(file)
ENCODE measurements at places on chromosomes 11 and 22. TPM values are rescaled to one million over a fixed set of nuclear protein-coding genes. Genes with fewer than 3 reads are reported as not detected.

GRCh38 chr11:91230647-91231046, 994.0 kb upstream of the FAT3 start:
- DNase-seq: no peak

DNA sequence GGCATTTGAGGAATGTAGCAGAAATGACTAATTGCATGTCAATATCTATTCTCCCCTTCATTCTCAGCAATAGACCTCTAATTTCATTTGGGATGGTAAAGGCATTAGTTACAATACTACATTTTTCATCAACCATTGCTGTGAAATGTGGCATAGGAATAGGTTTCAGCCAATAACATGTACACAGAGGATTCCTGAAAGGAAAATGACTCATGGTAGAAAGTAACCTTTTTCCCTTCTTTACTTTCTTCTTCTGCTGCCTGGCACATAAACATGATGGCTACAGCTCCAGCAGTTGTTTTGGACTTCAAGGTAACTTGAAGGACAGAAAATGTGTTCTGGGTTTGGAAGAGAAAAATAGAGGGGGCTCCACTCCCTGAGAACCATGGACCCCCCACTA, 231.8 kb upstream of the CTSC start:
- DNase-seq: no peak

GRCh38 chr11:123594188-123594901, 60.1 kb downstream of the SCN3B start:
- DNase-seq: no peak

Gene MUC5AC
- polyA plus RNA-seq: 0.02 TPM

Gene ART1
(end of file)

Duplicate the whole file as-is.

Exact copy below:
ENCODE measurements at places on chromosomes 11 and 22. TPM values are rescaled to one million over a fixed set of nuclear protein-coding genes. Genes with fewer than 3 reads are reported as not detected.

GRCh38 chr11:91230647-91231046, 994.0 kb upstream of the FAT3 start:
- DNase-seq: no peak

DNA sequence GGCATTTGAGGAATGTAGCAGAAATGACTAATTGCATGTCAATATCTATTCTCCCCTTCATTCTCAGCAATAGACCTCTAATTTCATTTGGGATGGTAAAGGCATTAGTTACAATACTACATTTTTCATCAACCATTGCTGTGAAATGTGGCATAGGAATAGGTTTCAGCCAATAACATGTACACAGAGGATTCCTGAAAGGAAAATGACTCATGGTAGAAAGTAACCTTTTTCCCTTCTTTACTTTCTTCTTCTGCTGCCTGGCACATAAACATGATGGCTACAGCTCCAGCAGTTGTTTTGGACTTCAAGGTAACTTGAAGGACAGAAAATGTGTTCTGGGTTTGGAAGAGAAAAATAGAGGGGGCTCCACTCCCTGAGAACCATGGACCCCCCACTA, 231.8 kb upstream of the CTSC start:
- DNase-seq: no peak

GRCh38 chr11:123594188-123594901, 60.1 kb downstream of the SCN3B start:
- DNase-seq: no peak

Gene MUC5AC
- polyA plus RNA-seq: 0.02 TPM

Gene ART1